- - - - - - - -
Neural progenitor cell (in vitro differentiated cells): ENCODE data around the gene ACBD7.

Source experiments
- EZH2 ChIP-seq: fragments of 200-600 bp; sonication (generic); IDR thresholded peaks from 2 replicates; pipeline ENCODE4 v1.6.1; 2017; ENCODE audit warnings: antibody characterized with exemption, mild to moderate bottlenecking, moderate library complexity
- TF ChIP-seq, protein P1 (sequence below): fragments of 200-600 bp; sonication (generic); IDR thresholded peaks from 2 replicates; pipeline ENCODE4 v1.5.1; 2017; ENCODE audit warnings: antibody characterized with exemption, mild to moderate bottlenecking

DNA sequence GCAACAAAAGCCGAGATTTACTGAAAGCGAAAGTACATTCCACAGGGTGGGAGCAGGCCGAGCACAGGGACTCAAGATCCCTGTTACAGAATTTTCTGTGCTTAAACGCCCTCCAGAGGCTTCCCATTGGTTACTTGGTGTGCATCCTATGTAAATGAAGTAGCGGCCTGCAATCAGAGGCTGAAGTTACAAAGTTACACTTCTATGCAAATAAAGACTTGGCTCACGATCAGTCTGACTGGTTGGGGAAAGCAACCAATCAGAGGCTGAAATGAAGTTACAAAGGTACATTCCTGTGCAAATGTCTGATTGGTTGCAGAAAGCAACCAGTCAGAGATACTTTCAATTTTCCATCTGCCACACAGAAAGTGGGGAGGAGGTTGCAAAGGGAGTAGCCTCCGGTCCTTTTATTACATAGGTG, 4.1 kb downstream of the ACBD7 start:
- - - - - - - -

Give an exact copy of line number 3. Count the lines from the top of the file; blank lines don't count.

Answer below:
- EZH2 ChIP-seq: fragments of 200-600 bp; sonication (generic); IDR thresholded peaks from 2 replicates; pipeline ENCODE4 v1.6.1; 2017; ENCODE audit warnings: antibody characterized with exemption, mild to moderate bottlenecking, moderate library complexity